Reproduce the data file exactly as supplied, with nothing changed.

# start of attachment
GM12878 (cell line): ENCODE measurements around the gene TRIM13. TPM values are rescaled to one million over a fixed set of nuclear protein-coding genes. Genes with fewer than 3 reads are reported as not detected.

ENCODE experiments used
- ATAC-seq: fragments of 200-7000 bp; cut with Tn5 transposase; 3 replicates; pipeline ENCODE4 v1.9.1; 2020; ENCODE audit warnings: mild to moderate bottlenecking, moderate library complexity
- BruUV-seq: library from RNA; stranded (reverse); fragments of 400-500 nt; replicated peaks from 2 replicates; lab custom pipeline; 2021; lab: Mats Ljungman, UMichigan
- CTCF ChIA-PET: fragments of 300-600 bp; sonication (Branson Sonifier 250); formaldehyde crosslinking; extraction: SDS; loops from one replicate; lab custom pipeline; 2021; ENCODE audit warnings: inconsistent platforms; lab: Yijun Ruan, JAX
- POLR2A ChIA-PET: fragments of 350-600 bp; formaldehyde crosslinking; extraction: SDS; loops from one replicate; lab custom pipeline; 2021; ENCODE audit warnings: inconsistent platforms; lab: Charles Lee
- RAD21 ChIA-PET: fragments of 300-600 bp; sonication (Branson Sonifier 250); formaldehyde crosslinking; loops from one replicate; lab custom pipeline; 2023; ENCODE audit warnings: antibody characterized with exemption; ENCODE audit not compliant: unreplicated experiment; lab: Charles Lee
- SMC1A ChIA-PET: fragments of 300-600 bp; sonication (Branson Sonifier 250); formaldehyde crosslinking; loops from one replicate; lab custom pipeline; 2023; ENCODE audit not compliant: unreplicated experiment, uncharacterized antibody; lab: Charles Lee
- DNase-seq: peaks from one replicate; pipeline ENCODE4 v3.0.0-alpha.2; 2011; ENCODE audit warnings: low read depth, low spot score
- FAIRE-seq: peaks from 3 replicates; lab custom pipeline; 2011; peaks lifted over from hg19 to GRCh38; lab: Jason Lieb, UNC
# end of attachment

GM12878 (cell line): ENCODE measurements around the gene TRIM13. TPM values are rescaled to one million over a fixed set of nuclear protein-coding genes. Genes with fewer than 3 reads are reported as not detected.

ENCODE experiments used
- ATAC-seq: fragments of 200-7000 bp; cut with Tn5 transposase; 3 replicates; pipeline ENCODE4 v1.9.1; 2020; ENCODE audit warnings: mild to moderate bottlenecking, moderate library complexity
- BruUV-seq: library from RNA; stranded (reverse); fragments of 400-500 nt; replicated peaks from 2 replicates; lab custom pipeline; 2021; lab: Mats Ljungman, UMichigan
- CTCF ChIA-PET: fragments of 300-600 bp; sonication (Branson Sonifier 250); formaldehyde crosslinking; extraction: SDS; loops from one replicate; lab custom pipeline; 2021; ENCODE audit warnings: inconsistent platforms; lab: Yijun Ruan, JAX
- POLR2A ChIA-PET: fragments of 350-600 bp; formaldehyde crosslinking; extraction: SDS; loops from one replicate; lab custom pipeline; 2021; ENCODE audit warnings: inconsistent platforms; lab: Charles Lee
- RAD21 ChIA-PET: fragments of 300-600 bp; sonication (Branson Sonifier 250); formaldehyde crosslinking; loops from one replicate; lab custom pipeline; 2023; ENCODE audit warnings: antibody characterized with exemption; ENCODE audit not compliant: unreplicated experiment; lab: Charles Lee
- SMC1A ChIA-PET: fragments of 300-600 bp; sonication (Branson Sonifier 250); formaldehyde crosslinking; loops from one replicate; lab custom pipeline; 2023; ENCODE audit not compliant: unreplicated experiment, uncharacterized antibody; lab: Charles Lee
- DNase-seq: peaks from one replicate; pipeline ENCODE4 v3.0.0-alpha.2; 2011; ENCODE audit warnings: low read depth, low spot score
- FAIRE-seq: peaks from 3 replicates; lab custom pipeline; 2011; peaks lifted over from hg19 to GRCh38; lab: Jason Lieb, UNC